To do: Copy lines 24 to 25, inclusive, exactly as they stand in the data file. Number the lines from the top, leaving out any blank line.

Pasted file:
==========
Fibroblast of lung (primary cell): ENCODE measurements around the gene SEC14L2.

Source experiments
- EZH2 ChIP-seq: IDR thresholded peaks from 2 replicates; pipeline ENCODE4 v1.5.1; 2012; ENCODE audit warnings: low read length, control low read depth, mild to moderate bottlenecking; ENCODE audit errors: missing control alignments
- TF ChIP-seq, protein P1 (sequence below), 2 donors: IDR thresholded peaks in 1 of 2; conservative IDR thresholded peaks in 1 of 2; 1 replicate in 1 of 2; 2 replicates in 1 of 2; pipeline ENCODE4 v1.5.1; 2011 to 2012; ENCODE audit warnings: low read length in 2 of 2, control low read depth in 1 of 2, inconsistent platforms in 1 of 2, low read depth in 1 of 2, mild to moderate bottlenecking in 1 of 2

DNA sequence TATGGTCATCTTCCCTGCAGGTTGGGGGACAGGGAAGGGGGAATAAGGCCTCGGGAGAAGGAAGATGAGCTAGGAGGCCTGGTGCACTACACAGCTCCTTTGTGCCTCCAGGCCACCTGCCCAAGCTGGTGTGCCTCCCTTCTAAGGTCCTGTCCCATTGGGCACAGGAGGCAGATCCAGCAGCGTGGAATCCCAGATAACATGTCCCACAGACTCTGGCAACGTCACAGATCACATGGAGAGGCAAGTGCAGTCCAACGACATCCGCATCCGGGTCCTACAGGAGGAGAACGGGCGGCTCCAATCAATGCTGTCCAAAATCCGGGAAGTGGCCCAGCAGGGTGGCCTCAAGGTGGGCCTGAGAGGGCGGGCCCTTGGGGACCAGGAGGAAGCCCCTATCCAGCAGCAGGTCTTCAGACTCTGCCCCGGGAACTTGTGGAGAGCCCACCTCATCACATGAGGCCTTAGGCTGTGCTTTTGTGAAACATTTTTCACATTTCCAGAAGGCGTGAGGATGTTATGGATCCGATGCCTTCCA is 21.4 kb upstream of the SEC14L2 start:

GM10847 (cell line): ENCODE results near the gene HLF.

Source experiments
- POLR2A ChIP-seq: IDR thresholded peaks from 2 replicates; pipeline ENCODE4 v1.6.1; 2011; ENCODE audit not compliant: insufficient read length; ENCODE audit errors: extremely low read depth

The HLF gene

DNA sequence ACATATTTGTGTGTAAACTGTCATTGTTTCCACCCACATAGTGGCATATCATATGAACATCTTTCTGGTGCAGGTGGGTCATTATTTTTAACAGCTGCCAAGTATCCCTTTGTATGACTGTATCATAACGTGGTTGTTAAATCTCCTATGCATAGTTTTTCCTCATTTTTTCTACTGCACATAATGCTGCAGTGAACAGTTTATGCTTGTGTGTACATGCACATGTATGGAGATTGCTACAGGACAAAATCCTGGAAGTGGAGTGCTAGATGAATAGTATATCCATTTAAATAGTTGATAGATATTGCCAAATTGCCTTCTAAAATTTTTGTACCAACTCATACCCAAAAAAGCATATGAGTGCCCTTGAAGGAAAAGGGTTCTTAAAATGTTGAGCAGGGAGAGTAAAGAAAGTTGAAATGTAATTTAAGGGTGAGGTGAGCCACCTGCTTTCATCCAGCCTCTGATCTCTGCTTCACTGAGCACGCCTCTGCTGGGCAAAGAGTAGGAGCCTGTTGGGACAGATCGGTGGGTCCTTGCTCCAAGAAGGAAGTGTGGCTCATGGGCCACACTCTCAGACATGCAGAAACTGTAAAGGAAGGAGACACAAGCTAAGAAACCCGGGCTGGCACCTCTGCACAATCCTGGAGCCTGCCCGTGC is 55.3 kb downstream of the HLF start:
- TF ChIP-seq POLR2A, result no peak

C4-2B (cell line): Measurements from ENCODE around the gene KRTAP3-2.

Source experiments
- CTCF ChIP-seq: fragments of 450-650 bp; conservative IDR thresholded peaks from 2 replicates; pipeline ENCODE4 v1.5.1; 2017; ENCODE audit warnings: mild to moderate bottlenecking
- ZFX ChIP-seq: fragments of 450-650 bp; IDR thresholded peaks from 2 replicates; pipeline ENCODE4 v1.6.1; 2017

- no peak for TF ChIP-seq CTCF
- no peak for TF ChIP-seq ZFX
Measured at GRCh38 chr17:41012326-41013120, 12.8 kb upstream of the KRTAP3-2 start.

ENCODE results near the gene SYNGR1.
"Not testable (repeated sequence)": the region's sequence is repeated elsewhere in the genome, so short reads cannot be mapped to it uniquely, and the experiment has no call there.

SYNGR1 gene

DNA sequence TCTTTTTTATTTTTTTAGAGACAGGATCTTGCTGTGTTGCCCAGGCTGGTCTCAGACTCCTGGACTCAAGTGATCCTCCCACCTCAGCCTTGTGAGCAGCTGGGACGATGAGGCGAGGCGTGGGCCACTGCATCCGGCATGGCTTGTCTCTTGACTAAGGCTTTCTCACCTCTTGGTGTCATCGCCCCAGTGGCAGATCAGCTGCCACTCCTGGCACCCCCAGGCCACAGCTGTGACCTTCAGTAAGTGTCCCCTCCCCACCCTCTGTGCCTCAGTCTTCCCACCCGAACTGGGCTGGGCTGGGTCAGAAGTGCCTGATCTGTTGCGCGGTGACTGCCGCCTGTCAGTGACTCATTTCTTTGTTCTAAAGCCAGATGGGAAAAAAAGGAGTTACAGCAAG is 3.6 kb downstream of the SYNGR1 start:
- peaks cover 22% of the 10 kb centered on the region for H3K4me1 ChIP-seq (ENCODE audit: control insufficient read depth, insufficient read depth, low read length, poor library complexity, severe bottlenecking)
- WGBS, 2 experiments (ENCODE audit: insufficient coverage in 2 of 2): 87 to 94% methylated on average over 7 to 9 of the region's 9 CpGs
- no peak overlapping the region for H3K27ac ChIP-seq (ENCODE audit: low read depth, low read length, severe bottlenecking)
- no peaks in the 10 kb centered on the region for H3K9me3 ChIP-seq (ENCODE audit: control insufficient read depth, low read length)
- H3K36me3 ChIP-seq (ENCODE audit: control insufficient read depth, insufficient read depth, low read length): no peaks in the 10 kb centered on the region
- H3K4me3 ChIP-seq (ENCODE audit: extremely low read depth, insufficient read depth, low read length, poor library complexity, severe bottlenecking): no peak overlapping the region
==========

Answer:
- WGBS, 2 experiments (ENCODE audit: insufficient coverage in 2 of 2): 87 to 94% methylated on average over 7 to 9 of the region's 9 CpGs
- no peak overlapping the region for H3K27ac ChIP-seq (ENCODE audit: low read depth, low read length, severe bottlenecking)